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Giving DIAnA More TIME – Guidance for the Design of XAI-Based Medical Decision Support Systems

Enrico Bunde; Daniel Eisenhardt; Daniel Sonntag; Hans-Jürgen Profitlich; Christian Meske
In: 18th International Conference on Design Science Research in Information Systems and Technology, DESRIST 2023. International Conference on Design Science Research in Information Systems and Technology (DESRIST-2023), May 31 - June 3, Pretoria, South Africa, Springer Nature Switzerland, 5/2023.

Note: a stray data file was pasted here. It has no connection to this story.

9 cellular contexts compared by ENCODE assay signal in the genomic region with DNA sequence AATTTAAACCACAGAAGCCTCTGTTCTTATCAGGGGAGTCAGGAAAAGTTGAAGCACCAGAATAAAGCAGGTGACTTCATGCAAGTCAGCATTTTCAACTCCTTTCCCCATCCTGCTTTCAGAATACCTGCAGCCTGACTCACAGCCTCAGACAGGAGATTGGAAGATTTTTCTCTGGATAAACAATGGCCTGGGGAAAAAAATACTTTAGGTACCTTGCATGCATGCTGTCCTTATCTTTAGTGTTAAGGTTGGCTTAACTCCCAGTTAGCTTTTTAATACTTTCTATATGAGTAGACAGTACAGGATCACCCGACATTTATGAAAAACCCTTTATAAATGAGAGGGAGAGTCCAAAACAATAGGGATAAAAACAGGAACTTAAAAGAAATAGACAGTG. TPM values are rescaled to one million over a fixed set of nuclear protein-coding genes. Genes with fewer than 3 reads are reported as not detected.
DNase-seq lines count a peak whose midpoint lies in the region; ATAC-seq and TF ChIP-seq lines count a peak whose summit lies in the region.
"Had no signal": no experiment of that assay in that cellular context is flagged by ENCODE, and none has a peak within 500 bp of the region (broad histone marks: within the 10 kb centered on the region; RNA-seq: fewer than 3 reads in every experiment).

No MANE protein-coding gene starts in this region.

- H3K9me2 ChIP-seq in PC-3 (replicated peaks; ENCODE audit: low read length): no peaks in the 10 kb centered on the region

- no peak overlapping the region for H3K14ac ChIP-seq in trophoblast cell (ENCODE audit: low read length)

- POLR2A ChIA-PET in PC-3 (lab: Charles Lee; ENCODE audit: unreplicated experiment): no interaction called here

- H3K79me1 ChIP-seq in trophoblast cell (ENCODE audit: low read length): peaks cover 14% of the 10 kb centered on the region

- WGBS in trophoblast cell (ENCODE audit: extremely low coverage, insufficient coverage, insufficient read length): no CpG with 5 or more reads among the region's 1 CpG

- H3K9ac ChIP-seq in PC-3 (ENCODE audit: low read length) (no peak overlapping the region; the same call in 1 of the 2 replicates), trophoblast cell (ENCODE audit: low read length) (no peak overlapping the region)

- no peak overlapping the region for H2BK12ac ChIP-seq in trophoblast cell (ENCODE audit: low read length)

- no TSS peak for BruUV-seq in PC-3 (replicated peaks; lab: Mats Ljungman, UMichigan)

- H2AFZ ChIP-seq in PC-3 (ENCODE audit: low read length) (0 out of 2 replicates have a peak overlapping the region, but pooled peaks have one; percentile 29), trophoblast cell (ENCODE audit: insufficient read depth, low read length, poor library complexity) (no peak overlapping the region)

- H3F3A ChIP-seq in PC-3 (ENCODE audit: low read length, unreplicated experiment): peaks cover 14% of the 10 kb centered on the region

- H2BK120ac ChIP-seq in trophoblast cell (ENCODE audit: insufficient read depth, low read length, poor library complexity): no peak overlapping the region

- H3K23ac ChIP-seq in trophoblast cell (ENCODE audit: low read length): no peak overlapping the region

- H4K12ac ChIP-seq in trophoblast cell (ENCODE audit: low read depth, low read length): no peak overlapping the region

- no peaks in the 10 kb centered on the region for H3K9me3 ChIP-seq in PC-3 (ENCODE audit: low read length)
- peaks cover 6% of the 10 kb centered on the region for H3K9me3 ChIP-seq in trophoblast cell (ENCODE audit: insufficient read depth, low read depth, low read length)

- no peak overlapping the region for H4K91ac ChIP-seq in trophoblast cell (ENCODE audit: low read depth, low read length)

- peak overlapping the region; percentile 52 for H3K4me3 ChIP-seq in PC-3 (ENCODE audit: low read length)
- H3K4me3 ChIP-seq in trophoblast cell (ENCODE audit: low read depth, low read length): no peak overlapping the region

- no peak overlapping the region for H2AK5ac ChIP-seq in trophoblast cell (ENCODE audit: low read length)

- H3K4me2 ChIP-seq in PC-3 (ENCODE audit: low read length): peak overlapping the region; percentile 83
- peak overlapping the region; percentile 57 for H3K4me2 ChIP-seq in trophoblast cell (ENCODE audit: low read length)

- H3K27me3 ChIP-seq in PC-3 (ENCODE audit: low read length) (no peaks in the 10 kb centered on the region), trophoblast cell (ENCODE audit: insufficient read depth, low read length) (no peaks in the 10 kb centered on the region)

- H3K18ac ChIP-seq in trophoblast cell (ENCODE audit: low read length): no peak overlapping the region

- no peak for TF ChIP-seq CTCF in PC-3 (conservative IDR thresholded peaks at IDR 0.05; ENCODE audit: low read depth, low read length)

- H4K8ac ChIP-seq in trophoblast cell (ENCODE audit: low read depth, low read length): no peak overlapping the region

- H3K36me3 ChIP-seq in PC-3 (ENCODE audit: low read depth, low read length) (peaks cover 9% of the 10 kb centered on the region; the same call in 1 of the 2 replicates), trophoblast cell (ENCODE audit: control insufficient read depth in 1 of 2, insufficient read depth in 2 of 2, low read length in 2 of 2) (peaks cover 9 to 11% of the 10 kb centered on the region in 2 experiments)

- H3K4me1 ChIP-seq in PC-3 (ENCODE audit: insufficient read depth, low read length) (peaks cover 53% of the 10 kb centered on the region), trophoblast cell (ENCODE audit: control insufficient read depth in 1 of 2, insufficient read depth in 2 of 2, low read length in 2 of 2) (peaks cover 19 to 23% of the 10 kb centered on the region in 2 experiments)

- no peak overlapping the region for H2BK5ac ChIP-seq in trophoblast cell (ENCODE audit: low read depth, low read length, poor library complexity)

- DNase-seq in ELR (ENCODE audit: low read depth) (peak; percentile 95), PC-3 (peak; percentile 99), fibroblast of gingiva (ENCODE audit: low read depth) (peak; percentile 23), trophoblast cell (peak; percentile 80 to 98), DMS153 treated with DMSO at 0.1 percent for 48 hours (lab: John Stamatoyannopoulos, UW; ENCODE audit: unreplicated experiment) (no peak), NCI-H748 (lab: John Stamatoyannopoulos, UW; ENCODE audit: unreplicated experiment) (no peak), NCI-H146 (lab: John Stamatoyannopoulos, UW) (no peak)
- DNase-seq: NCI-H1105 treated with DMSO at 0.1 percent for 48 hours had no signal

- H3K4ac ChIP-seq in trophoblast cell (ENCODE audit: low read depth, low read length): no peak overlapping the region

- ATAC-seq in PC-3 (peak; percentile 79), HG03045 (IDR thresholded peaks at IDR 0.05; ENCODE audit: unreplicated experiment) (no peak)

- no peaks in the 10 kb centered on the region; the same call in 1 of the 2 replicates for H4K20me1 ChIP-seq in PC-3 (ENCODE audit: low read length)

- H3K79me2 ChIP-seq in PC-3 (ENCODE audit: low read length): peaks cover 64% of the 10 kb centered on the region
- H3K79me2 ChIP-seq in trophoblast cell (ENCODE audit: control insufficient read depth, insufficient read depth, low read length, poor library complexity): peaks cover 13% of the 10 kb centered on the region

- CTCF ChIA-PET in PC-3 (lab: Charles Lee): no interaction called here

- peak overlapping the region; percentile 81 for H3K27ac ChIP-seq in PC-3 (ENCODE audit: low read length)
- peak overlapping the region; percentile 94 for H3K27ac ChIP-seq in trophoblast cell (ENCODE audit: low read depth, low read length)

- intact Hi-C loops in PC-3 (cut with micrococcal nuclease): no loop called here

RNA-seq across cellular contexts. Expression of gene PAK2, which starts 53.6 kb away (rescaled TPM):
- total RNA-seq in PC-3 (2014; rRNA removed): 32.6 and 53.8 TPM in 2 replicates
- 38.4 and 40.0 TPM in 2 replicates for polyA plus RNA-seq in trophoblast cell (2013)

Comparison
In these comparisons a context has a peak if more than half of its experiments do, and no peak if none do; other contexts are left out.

Future healthcare ecosystems integrating human-centered artificial intelligence (AI) will be indispensable. AI-based healthcare technologies can sup- port diagnosis processes and make healthcare more accessible globally. In this con- text, we conducted a design science research project intending to introduce design principles for user interfaces (UIs) of explainable AI-based (XAI) medical deci- sion support systems (XAI-based MDSS). We used an archaeological approach to analyze the UI of an existing web-based system in the context of skin lesion classification called DIAnA (Dermatological Images – Analysis and Archiving). One of DIAnA’s unique characteristics is that it should be usable for the stake- holder groups of physicians and patients. We conducted the in-situ analysis with these stakeholders using the think-aloud method and semi-structured interviews. We anchored our interview guide in concepts of the Theory of Interactive Media Effects (TIME), which formulates UI features as causes and user psychology as effects. Based on the results, we derived 20 design requirements and developed nine design principles grounded in TIME for this class of XAI-based MDSS, either associated with the needs of physicians, patients, or both. Regarding evaluation, we first conducted semi-structured interviews with software developers to assess the reusability of our design principles. Afterward, we conducted a survey with user experience/interface designers. The evaluation uncovered that 77% of the participants would adopt the design principles, and 82% would recommend them to colleagues for a suitable project. The findings prove the reusability of the design principles and highlight a positive perception by potential implementers.

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